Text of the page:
Turbo Leadership Systems

Phone: 503.691.2867 • Fax: 503.691.5434 • email: admin@turbols.com
February 16, 2016 Issue 574 To our clients and friends

Leadership Principle #9: Dramatize Your Ideas!

Larry W. Dennis, Sr.
Turbo Leadership

When you dramatize your ideas everyone buys in.

Scott, Sales Manager, for an industrial water works distributor in Portland, OR, told Session 10 of Turbo’s Leadership Development Lab (LDL):

“Earlier today we had our monthly Strategy Committee meeting at our company, headquartered in Tigard. It is a ten person task force team that I am a member of. This committee is made up of ownership and other company leaders. The committee’s purpose is to look forward and determine the strategies required to improve our company and to find innovative ways to grow our business.

“The committee has tended to spend a lot of its time reporting on the individual projects of our members, not as much time on windshield topics and thinking outside the box.

“Before I became enlightened by the Turbo Leadership Development Lab teachings, I would tend to go with the flow in the committee activities. Any new, innovative ideas I had I would discuss with my boss, the President of the company, in our weekly one on one’s. My enlightenment has led me to see the folly of my ways, and so I asked for 15 minutes at today’s meeting to present a huge opportunity that is way outside of our traditional box. I created a PowerPoint presentation to help dramatize my idea, and spoke with passion to our group about what it could mean to our company’s future growth and market position. The idea is a service business to help municipal water departments determine with greater accuracy the condition of their in-situ pipes utilizing a state of the art non-destructive technology, thus allowing utilities to only replace those assets in genuinely poor condition and potentially save a huge amount of money.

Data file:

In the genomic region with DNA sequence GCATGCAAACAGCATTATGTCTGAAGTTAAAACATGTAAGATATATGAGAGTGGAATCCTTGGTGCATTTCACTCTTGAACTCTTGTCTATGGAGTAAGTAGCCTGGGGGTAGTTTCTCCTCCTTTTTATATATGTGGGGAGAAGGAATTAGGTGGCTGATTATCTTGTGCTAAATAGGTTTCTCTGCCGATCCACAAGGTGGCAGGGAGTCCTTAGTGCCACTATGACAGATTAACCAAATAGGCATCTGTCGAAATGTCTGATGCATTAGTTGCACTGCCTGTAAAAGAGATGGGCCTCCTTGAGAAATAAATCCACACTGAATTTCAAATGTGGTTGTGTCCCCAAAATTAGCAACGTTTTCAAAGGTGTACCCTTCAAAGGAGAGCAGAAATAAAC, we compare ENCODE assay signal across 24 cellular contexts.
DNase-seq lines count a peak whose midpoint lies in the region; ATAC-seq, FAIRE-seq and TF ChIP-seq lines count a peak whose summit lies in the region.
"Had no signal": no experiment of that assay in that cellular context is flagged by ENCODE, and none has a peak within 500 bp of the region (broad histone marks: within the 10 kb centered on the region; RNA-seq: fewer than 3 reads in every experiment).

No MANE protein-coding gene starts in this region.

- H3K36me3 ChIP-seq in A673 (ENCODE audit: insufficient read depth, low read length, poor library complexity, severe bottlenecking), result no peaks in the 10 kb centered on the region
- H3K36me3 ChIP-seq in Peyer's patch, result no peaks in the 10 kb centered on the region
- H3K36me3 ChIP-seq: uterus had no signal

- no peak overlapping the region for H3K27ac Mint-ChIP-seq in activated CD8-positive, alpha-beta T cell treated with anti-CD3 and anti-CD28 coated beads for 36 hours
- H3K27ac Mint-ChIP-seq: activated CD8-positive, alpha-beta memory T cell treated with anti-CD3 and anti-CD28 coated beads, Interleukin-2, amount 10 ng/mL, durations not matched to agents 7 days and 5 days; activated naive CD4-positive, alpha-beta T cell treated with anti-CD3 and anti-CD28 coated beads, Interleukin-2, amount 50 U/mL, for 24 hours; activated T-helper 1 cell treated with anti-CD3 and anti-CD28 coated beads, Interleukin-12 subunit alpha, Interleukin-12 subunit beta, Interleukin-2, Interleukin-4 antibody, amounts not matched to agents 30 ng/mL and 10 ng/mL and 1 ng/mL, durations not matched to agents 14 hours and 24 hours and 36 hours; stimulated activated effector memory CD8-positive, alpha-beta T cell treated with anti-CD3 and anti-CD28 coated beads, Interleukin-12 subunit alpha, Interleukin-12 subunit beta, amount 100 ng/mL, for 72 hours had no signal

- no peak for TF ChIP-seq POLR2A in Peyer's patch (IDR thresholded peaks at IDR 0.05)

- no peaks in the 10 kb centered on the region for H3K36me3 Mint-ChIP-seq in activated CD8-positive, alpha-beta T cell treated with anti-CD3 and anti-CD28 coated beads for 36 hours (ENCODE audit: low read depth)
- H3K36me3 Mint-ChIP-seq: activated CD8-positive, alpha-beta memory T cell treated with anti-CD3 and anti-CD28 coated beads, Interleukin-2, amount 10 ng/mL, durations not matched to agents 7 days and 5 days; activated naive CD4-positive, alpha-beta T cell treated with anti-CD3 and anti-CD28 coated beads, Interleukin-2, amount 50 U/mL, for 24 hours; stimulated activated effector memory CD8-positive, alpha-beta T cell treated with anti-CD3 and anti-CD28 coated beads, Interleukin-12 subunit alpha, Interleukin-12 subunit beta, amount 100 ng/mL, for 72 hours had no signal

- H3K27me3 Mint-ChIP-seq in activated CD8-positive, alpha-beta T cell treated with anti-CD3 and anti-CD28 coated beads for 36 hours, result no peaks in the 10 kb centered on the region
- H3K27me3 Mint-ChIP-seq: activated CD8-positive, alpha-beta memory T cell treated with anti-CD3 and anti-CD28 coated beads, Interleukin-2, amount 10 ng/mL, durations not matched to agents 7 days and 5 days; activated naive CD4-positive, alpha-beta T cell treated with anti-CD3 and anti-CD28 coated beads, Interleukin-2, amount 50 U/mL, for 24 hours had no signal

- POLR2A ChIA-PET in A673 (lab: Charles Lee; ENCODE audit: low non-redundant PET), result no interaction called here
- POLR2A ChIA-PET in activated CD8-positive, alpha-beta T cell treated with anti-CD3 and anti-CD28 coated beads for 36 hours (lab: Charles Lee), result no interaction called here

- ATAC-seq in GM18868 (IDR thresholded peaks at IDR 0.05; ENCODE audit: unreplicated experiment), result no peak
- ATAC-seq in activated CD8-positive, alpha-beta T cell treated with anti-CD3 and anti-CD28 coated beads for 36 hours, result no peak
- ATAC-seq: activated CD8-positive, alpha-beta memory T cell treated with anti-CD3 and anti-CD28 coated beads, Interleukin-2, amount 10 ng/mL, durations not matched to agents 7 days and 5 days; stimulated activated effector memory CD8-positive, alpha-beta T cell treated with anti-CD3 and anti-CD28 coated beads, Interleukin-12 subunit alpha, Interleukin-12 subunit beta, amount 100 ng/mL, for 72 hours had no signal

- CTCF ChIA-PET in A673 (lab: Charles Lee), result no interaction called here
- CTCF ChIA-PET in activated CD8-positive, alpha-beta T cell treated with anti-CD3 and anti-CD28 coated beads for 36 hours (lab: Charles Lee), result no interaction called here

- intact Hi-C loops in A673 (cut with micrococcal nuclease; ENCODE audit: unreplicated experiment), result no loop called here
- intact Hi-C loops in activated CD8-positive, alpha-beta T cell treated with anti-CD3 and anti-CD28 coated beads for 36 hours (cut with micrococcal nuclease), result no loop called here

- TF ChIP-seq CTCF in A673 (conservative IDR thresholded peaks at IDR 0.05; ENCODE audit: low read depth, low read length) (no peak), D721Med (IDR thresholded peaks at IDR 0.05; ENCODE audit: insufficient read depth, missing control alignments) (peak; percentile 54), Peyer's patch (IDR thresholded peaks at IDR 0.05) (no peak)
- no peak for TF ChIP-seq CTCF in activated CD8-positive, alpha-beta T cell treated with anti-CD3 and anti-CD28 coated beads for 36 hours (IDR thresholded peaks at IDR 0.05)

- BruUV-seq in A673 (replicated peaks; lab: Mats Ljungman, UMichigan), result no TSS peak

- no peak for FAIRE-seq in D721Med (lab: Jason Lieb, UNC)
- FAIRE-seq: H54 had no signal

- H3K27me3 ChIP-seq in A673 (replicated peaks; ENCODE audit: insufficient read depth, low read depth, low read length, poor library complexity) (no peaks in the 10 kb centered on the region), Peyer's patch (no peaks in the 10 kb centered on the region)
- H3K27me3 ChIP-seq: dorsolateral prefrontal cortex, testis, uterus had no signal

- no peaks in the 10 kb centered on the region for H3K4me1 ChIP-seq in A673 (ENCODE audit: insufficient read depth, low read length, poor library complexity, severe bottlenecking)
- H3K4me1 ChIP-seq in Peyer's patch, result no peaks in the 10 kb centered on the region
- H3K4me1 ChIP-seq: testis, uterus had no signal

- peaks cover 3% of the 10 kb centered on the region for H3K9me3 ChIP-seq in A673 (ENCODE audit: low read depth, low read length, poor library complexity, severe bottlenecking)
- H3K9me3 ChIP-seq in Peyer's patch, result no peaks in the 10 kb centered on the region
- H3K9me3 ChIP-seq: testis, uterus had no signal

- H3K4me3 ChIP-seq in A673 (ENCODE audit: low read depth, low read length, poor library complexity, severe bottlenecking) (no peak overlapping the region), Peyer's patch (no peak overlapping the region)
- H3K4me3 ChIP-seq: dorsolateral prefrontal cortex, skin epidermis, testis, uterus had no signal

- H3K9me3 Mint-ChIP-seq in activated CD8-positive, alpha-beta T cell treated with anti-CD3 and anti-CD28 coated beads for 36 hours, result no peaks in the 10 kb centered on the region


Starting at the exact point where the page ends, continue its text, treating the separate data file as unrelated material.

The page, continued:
“The presentation went very well. The committee was stunned to hear about the value of the underground water supply infrastructure and how this service could be of great value to the municipal utilities. Committee members asked supportive questions and there were no negatives voiced. I received compliments from

committee members about how much they learned in such a short time. They are all interested in learning more.

“The lesson I learned from this experience is that I need to bring my ideas to the forefront of our company’s strategic discussions and present them in a way that dramatizes their value.

“The action I want you to take is to dramatize your ideas and infuse your colleagues and customers with as much passion as you feel about your ideas.

“The benefit you will gain are allies in accomplishing your goals, with a much greater chance for success.”

I love this story because it is so easy to relate to the natural tendency to hold back, to be tentative about our ideas. The costs and losses that result from giving in and giving up on our ideas before anyone ever hears them, before they see the light of day is enormous.

Today is your day to take a stand for your ideas. Think them through, prepare them, and share them with lots of flair!

Connect with us!

facebook LinkedIn twitter